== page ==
Today in 1952, the first TV episode of the soap opera Guiding Light.

It was the first daytime radio soap to make the jump to the small screen, and it was one of many hit shows led by a writer and producer sometimes called the “queen of soaps,” Irna Phillips.

Phillips was born in Chicago in 1901, as one of ten children.

She got sick a lot when she was young and spent a lot of time reading stories in books and then making up her own.

She spent several years teaching in schools and colleges before ending up working at Chicago’s radio powerhouse WGN.

While working there in 1930, Phillips created a serialized drama called Painted Dreams.

Not only did she write the scripts, she also did the sound effects and was one of the two voice actors portraying the show’s six characters.

Painted Dreams found its audience pretty quickly, which prompted Phillips to see if she could get the show on one of the big radio networks.

WGN didn’t want to give up the rights to the show, so Phillips just created another one… and another one, and another one, and another one.

In the 1940s, Phillips was showrunner for five different shows.

That’s about as prolific as you can get.

The Library of Congress says that she was writing about two million words a year.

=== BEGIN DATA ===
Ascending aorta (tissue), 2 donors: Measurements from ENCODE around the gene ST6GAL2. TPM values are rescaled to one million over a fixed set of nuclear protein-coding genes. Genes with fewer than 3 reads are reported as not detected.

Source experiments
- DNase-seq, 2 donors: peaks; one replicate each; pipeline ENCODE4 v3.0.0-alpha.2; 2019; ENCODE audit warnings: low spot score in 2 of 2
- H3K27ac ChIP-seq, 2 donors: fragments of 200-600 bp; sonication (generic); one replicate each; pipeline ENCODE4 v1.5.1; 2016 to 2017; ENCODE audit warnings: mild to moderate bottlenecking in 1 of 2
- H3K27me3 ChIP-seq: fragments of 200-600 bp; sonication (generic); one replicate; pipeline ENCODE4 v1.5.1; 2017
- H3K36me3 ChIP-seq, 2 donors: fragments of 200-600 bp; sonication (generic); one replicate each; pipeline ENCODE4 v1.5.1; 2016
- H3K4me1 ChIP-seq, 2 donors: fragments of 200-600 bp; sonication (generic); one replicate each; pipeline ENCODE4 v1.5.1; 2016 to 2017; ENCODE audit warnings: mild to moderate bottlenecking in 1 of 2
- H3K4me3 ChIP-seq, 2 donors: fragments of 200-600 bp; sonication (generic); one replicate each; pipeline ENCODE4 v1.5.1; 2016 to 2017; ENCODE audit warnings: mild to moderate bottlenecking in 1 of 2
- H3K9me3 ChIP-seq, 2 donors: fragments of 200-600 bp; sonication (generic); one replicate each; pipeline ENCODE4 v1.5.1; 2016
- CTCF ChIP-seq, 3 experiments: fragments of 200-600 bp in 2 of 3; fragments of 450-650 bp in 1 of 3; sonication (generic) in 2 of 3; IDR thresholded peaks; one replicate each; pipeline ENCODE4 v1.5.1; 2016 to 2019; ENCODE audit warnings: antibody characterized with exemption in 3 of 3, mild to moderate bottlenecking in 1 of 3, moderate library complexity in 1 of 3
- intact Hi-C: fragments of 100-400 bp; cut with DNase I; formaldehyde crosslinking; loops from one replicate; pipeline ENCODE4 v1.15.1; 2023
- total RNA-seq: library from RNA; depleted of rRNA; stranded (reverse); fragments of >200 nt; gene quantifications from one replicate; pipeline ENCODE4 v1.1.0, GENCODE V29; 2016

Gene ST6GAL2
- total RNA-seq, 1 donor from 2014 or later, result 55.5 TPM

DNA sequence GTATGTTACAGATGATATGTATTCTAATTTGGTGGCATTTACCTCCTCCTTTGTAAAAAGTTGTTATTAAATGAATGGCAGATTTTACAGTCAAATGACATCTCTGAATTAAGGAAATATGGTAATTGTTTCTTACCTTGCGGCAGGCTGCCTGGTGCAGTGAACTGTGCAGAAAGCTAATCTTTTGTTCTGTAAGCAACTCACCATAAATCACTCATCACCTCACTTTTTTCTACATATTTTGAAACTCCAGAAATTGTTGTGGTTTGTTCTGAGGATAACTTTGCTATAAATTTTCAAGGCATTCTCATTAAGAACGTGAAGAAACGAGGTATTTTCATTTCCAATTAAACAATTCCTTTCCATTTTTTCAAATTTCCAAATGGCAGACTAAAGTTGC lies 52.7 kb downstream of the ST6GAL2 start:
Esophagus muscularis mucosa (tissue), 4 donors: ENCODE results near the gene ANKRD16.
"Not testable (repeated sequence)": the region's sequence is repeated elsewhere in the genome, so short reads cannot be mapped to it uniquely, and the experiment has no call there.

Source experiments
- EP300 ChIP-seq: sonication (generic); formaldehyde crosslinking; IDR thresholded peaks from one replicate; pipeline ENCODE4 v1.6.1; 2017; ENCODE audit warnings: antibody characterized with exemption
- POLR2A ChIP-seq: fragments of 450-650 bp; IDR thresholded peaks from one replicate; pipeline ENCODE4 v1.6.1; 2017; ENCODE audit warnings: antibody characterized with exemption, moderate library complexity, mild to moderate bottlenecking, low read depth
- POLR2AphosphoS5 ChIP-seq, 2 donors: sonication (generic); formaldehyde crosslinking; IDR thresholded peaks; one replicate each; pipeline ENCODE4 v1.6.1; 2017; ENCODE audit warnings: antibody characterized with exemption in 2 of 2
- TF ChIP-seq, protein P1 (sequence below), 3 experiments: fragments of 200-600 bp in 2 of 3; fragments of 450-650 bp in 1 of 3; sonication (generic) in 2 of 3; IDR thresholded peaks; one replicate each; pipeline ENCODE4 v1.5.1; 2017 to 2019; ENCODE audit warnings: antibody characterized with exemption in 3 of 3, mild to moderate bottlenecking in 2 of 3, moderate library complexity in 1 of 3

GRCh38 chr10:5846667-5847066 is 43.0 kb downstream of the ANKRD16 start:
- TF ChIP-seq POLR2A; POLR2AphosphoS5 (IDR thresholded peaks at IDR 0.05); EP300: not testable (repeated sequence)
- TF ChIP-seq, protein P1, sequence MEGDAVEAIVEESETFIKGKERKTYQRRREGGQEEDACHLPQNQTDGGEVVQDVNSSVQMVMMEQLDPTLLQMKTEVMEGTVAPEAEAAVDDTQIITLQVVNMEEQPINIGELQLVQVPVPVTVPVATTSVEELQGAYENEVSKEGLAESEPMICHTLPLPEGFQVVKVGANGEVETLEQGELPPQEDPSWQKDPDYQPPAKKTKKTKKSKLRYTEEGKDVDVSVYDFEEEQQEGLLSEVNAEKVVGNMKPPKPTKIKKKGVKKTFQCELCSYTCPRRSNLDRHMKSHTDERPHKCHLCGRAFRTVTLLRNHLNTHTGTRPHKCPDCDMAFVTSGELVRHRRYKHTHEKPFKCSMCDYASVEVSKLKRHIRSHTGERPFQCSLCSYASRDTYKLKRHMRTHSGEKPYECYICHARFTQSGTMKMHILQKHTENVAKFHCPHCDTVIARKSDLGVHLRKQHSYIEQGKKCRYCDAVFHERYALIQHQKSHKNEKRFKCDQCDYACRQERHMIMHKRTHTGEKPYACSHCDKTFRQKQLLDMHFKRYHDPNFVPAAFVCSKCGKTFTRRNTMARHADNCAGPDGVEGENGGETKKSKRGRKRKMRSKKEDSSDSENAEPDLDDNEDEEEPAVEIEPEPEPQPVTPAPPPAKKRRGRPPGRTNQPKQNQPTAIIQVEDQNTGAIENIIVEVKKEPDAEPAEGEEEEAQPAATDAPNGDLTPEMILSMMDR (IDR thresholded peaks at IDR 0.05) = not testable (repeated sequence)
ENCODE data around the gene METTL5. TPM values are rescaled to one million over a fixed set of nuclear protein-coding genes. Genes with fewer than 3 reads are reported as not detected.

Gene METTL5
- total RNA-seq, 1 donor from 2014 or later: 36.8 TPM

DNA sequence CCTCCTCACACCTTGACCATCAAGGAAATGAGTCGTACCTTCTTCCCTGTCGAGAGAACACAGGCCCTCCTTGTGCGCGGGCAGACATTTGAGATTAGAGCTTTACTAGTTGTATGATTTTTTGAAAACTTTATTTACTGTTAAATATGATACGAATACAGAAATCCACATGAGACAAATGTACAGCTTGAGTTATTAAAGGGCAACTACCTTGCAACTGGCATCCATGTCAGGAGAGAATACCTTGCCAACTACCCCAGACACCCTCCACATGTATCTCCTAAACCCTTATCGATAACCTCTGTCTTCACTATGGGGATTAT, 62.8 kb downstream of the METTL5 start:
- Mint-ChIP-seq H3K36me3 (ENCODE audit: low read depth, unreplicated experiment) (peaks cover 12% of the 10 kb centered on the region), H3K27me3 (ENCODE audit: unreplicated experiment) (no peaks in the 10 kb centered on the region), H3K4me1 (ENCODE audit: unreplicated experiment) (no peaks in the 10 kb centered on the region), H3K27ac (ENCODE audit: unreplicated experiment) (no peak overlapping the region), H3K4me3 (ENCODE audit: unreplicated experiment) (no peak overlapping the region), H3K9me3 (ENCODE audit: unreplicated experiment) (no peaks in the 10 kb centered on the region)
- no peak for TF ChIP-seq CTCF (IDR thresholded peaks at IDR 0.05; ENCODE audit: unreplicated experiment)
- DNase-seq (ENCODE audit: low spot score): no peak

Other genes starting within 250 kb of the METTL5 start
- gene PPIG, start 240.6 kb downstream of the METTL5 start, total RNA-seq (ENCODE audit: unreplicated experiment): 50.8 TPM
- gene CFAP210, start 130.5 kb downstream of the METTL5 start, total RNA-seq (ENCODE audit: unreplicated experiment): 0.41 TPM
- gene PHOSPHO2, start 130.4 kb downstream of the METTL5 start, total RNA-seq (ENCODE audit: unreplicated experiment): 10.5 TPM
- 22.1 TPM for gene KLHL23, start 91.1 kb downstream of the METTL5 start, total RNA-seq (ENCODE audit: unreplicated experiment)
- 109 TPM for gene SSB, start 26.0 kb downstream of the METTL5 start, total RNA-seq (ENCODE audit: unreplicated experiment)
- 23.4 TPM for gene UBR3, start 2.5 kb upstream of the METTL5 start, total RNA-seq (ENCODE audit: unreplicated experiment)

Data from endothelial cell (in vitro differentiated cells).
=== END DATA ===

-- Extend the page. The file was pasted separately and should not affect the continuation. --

Most of the time she wrote out loud; she said she could dictate a script a lot faster than she could type it out, and could even act out the different characters’ voices as she talked.

Some of the most famous elements of soap operas started in those scripts.

Phillips ended episodes on cliffhangers.

She used organ music to emphasize the emotional tone of a scene or a storyline.

She put characters on trial and gave them amnesia, and she brought characters from one show on as special guests on other shows.

In addition to Guiding Light, Philips led or wrote for virtually all of the best known soap franchises in TV history, like Days of Our Lives, Another World, and One Life To Live.

And the other creators of some other big-name soaps, like the founders of All My Children and The Young And The Restless, got their starts working for Phillips.

It’s more than fair to say that for the entire world of soap operas, Phillips was, as the name of one of her shows puts it, the guiding light.

Tennis fans are getting ready for the start of Wimbledon early next month.

Anytime a ball goes into the net in a big-time Wimbledon match, you’ll see a youngster run over and retrieve it.

There was reportedly an attempt once to see if ball dogs could do that work better than kids.

A pilot project found the dogs did a good job at quickly retrieving the balls, but they were not always willing to give the balls back.

Irna Phillips (Jewish Women’s Archive)

The Queen of Soaps Speaks…for Herself (Library of Congress)

Bid to replace Wimbledon ball boys with dogs flopped as they didn’t return them (Daily Star)

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